In the Grape Arbor

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Grape clusters dangle and swell under leaves fanning larger than my hand. Grape tendrils test their boundaries every morning, fondling the neighboring cucumber’s trellis all-so-wistful before seizing the iron frame to claim it again.

The first cucumber is cut for slicing and the grapes nudged back into the confines of their arbor. Green and red grape vines share one rack and reach to the window on the second floor. I cut grape leaves to line the bottom of a platter yet linger awhile inside the arbor. There is shelter. Here is mystery, inside the breathing green sprung from dried roots.

A succession of caretakers and nurses arrive and leave now in a nearly-familiar rotation. They park out on the dead-end road and walk up the neighbor’s driveway to the front door and disappear inside. Shirley is no longer waving from the hospital bed propped up by the picture window when Mercy and I walk home up the hill. I search the glass, squinting under the brim of my hat, but it’s blank.

I dried a long wand of catnip cut before the herb came to bloom, bundled stalks of pungent mint to soothe the squabbling neighborhood cats quarreling among themselves and tormenting the dog when they sashay along the front deck. (It’s usually the same sashaying cat: the lunatic tabby that once charged and tried to take down a grown turkey.)

I took the wand out into the road the other night before dark and called to the cats, whipping the tip in the air and scraping the pavement to entice them. The tabby bounded along parallel with me, keeping a wary eye out for the dog, pacing down the hill. I laid the catnip wand down on the grass for a midsummer revel and went home to cook dinner.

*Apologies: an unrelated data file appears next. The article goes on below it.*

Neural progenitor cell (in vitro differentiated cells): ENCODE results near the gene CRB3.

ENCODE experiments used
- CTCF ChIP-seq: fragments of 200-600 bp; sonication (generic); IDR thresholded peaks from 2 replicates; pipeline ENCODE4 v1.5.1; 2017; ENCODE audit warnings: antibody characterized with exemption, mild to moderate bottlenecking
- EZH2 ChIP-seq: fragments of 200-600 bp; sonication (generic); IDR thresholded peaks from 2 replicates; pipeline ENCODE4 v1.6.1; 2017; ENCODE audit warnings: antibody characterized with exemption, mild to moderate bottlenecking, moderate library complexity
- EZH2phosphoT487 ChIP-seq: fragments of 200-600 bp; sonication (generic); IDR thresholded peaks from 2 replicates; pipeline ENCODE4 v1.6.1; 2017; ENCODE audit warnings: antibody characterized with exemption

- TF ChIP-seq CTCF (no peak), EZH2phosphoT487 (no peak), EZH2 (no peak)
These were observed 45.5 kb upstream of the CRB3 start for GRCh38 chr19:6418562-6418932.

Shoot grows to bud, flower comes to fruit, seeds weave their secrets to unfold in another season. The solstice passes when the sun ebbs south again after hanging stopped in the sky. Eclipses are coming with the next moon.

Rain came to wash away the gold dusted pollen and cottonwood fluff.  Thunder and wind heralded the change of season. Today clouds graze and chew the blue.

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Chowder, Just for the Halibut

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Blackberries are blooming where three months ago the cane was flattened by snow. I admire their resilience while I feel so fragile and take their white blooms as totem.

Yesterday Mercy and I were caught out in a rain storm while walking down in the park and straggled home up the hill soaked, skirting the runoff cascading down the road. Today there are clouds pulling like taffy and hot weather building for the week ahead.  Last call for chowder.

Halibut Chowder

1 Shallot or sweet yellow onion, finely diced
4 celery stalks, chopped
1 red pepper, diced
1 russet potato, diced, or several small reds
¼ cup white wine
2 tablespoons white flour
1 1/2 quarts chicken stock (or vegetable, or fish stock)
Healthy Halibut filet, 1-2 pounds (cod is a good substitute, salmon too oily)
1 cup heavy cream or coconut milk
2 tablespoons tarragon leaf (or substitute mixture of parsley and dill)
Salt & pepper

Heat 2 tablespoons olive oil in soup kettle or large sauce pan over medium heat.
Add first three ingredients and saute until soft and vegetables sweat. Season with salt and pepper to taste.

Sprinkle flour over the vegetables and stir, allowing the flour to brown until roux is golden. Slowly add white wine, stirring to incorporate flour. Gradually add stock while stirring constantly. Add enough water or stock to equal about 2 quarts of liquid.